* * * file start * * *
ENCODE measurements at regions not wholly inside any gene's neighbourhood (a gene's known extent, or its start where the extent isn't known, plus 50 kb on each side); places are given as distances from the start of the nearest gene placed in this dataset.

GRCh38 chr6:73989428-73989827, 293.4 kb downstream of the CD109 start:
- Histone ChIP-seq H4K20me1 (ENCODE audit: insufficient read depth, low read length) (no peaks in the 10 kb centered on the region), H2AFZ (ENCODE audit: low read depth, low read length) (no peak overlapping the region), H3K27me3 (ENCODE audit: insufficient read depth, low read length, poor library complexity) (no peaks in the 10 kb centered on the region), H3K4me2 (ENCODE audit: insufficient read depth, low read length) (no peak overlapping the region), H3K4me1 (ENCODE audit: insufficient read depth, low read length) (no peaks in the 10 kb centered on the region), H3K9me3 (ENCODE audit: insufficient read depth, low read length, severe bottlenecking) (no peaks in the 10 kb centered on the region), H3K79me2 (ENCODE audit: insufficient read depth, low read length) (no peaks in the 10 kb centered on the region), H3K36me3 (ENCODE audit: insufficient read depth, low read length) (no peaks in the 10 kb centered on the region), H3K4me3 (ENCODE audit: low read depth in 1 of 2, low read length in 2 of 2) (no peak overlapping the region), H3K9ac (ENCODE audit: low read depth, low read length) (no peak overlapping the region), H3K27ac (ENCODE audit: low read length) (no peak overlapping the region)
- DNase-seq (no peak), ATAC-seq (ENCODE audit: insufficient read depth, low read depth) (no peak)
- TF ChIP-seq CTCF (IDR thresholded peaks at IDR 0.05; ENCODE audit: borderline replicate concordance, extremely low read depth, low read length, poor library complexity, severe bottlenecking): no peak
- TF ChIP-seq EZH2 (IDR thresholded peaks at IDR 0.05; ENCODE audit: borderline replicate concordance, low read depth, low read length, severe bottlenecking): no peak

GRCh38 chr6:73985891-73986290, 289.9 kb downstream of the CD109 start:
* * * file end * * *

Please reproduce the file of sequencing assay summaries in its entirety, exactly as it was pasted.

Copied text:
ENCODE measurements at regions not wholly inside any gene's neighbourhood (a gene's known extent, or its start where the extent isn't known, plus 50 kb on each side); places are given as distances from the start of the nearest gene placed in this dataset.

GRCh38 chr6:73989428-73989827, 293.4 kb downstream of the CD109 start:
- Histone ChIP-seq H4K20me1 (ENCODE audit: insufficient read depth, low read length) (no peaks in the 10 kb centered on the region), H2AFZ (ENCODE audit: low read depth, low read length) (no peak overlapping the region), H3K27me3 (ENCODE audit: insufficient read depth, low read length, poor library complexity) (no peaks in the 10 kb centered on the region), H3K4me2 (ENCODE audit: insufficient read depth, low read length) (no peak overlapping the region), H3K4me1 (ENCODE audit: insufficient read depth, low read length) (no peaks in the 10 kb centered on the region), H3K9me3 (ENCODE audit: insufficient read depth, low read length, severe bottlenecking) (no peaks in the 10 kb centered on the region), H3K79me2 (ENCODE audit: insufficient read depth, low read length) (no peaks in the 10 kb centered on the region), H3K36me3 (ENCODE audit: insufficient read depth, low read length) (no peaks in the 10 kb centered on the region), H3K4me3 (ENCODE audit: low read depth in 1 of 2, low read length in 2 of 2) (no peak overlapping the region), H3K9ac (ENCODE audit: low read depth, low read length) (no peak overlapping the region), H3K27ac (ENCODE audit: low read length) (no peak overlapping the region)
- DNase-seq (no peak), ATAC-seq (ENCODE audit: insufficient read depth, low read depth) (no peak)
- TF ChIP-seq CTCF (IDR thresholded peaks at IDR 0.05; ENCODE audit: borderline replicate concordance, extremely low read depth, low read length, poor library complexity, severe bottlenecking): no peak
- TF ChIP-seq EZH2 (IDR thresholded peaks at IDR 0.05; ENCODE audit: borderline replicate concordance, low read depth, low read length, severe bottlenecking): no peak

GRCh38 chr6:73985891-73986290, 289.9 kb downstream of the CD109 start: